John Stokvis

November 10, 2021

It always goes both ways

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You can call it privilege. You can call it utopianism. You can call it self-regard.

Whatever you call it, people have a blind spot that I see pop up over and over again. We tend to view our relationship with the world as a one-way street, when it actually goes in both directions. For whatever reason (egotism? present bias?), it's easy for us to imagine that the things we do will have an influence on things that "aren't us" but it's difficult for us to imagine that influence will also run in the other direction, especially in reaction to the things we do.

One example of this is a bias called the fundamental attribution error. In short, we tend to assume the underlying reason ("fundamental") that good things happen to ourselves is because of our innate qualities, while bad things happen to us because of circumstances beyond our control ("attribution"). And we reverse the tendency when thinking about other people ("error"). It's a tendency, not a rule and it's understandable.

Everyone is the hero of their own story. Therefore it's easy to define things as good because I did them (because I'm good people). There's cognitive dissonance when I do something that I can't rationalize as good. After all, if good people don't do bad things, and I did a bad's less painful to just not go down that road. An easy offramp is to presume that I did it because something (not me) caused me to do it.

And since this one-way thinking happens at the individual level, it makes sense that it would happen at the group level as well. In an interview about the relationship between leaders and employees with consultant researcher Ben Jackson from Charlie Warzel's new newsletter (same as the old newsletter) at the Atlantic, Galaxy Brain Ben points out:

Warzel: I feel like there’s a really interesting trend of employees becoming more vocal about how companies are being run and exercising a little of that labor power. It feels heartening. Are you seeing that? 

Jackson: The challenge is that, after years of being told to “bring their whole selves to work,” now people are doing that. As employees and managers and leaders brought more of their whole selves to work it’s revealed some of the divisions that weren’t really visible because they were papered over in everyone’s day-to-day.

It's easy to imagine that leaders saw the trend of employees blurring the line between work and "not work" as a net positive. Employees are more committed (so less likely to leave or ask for more money), spend more time working (so more productive - maybe?), and all it cost was some free lunches and a pool table.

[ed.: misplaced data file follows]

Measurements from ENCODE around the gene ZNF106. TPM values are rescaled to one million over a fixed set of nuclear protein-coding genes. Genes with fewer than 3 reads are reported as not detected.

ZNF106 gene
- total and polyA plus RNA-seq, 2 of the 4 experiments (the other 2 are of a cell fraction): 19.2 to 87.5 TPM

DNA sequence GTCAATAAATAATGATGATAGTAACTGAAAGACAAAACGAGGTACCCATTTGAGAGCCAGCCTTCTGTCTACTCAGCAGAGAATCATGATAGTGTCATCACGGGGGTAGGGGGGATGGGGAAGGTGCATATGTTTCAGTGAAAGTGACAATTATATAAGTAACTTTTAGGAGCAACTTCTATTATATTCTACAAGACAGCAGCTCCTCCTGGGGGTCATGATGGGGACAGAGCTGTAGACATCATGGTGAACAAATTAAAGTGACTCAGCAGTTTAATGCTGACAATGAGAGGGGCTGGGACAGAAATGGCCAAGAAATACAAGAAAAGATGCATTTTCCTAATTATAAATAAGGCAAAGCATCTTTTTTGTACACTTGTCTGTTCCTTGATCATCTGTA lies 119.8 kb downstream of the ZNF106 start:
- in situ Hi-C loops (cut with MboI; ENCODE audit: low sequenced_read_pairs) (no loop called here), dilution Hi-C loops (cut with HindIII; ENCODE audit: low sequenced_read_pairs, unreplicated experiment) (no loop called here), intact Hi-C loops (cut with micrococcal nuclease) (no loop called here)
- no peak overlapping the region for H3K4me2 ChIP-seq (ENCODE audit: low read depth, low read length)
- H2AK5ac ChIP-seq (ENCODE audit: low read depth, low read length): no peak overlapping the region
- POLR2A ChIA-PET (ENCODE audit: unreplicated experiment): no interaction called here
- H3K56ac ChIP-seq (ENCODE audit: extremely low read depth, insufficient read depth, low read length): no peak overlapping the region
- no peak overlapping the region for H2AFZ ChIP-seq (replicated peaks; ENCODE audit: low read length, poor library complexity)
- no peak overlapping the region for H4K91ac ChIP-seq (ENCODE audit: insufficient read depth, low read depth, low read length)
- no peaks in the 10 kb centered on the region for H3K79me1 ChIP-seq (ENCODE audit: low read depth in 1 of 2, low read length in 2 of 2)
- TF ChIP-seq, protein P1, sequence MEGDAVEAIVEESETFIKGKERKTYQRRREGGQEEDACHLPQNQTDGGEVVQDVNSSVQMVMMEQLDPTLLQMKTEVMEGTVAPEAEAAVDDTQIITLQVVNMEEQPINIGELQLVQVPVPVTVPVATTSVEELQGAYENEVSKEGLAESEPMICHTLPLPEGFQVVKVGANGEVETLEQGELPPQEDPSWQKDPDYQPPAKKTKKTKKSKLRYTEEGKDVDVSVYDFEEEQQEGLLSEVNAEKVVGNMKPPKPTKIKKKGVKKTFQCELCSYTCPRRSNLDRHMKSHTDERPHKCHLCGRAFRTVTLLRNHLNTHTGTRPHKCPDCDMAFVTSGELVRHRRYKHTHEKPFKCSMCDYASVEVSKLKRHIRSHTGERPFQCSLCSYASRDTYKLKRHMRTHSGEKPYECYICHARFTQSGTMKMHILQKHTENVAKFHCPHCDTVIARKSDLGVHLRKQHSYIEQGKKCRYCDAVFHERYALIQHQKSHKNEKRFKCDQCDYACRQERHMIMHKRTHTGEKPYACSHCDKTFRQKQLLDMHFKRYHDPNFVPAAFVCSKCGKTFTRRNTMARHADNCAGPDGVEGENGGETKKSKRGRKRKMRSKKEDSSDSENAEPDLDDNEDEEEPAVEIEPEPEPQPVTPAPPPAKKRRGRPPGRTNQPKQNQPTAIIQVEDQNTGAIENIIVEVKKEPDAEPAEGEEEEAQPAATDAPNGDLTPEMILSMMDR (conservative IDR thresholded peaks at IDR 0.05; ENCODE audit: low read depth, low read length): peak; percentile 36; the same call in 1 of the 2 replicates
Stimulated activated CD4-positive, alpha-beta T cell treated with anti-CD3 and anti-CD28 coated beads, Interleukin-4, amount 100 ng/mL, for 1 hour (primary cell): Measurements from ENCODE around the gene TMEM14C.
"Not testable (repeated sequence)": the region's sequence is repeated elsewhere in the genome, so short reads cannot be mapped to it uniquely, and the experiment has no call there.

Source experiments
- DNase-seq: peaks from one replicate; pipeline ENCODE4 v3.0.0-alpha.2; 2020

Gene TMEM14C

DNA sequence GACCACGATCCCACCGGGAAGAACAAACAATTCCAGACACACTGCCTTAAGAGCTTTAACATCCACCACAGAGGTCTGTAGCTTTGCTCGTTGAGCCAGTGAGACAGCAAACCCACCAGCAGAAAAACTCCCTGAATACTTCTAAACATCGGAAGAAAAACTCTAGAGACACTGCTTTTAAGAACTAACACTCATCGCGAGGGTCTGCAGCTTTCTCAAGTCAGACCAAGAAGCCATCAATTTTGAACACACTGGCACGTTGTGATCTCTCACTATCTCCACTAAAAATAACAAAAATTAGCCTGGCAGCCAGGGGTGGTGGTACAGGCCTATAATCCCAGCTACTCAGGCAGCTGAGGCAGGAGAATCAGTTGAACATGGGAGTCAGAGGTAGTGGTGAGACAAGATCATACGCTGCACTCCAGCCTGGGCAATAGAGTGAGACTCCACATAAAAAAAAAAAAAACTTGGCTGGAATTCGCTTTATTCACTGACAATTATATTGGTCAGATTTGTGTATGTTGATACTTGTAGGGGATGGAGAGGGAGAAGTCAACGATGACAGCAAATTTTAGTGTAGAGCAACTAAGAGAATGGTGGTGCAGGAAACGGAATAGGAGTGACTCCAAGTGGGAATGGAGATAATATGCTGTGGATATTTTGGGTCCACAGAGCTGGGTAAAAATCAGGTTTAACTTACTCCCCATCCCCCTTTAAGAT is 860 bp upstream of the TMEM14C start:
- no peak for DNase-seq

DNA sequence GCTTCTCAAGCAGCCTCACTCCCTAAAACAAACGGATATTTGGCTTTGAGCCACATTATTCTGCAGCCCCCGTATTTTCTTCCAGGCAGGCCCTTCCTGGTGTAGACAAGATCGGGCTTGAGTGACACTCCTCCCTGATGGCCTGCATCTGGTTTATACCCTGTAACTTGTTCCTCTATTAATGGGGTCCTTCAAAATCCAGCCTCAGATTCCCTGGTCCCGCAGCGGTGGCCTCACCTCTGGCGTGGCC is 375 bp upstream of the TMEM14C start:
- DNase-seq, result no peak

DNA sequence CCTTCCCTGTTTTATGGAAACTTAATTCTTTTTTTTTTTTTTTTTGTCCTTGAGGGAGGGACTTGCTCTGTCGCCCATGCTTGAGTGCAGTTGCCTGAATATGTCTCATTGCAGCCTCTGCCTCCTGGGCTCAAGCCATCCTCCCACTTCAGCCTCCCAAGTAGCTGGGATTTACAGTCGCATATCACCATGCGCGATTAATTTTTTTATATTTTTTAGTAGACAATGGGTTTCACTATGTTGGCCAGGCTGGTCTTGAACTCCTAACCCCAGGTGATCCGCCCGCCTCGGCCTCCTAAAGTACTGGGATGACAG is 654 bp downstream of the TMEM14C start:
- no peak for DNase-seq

But leaders missed how the relationship would flow in the opposite direction as well. As employees increasingly saw their job as tightly wrapped up in their personal identity, they naturally want to influence the what the company stands for ("make money however possible") to align more with what they stand for ("do good," "support justice," "make a positive difference" whatever that means to each person). This was probably exacerbated in the US where "what do you do?" is usually the second question people ask someone when meeting someone (after "what's your name?"). Mix in the pandemic which literally turned the place people live into the place they work for many, and it's no wonder that employees are pressuring the companies they work for to reflect their personal values.

And since we're leveling up, we can see it happening on the country scale as well. Ben Thompson, who writes about tech strategy, wrote in 2019 (in an article about China's pushback on an NBA GM making a public statement in support of the Hong Kong protests) about the 1990s optimism that led western countries to believe that the internet would be a force that would impose western values like freedom of expression on China:

The problem from a Western perspective is that the links Clinton was so sure would push in only one direction — towards political freedom — turned out to be two-way streets: China is not simply resisting Western ideals of freedom, but seeking to impose their own.

We're alive and we act on the world. But the world is made up of other alive beings, and they act on us as well. It goes both ways.

Where it gets a little scary is when we embed this kind of bias into machine learning models which run on their own, relentlessly pursuing some goal. Doug Colkitt pointed out in a Twitter thread how the company Zillow wound up training a model with the unconscious assumption that it will be the only actor in the world (as if it were simulating physics) as opposed to just one actor in a world of other actors who will react to everything the model does. This lead to the model making a series of bad real estate deals and almost taking down the company. It's not hard to imagine something like this happening and severely damaging an entire country or the world.

I don't have the answer other than to remember that as we interact with the world, we can't separate what we do from what we value...and that trying to do so is itself a statement of what we value. At the end of his article, Ben Thompson articulates it much better:

First, the Internet is an amoral force that reduces friction, not an inevitable force for good. Second, sometimes different cultures simply have fundamentally different values. Third, if values are going to be preserved, they must be a leading factor in economic entanglement, not a trailing one. This is the point that Clinton got the most wrong: money, like tech, is amoral. If we insist it matters most our own morals will inevitably disappear.

The world isn't made up of neutral, mindless actors. I should not be one either.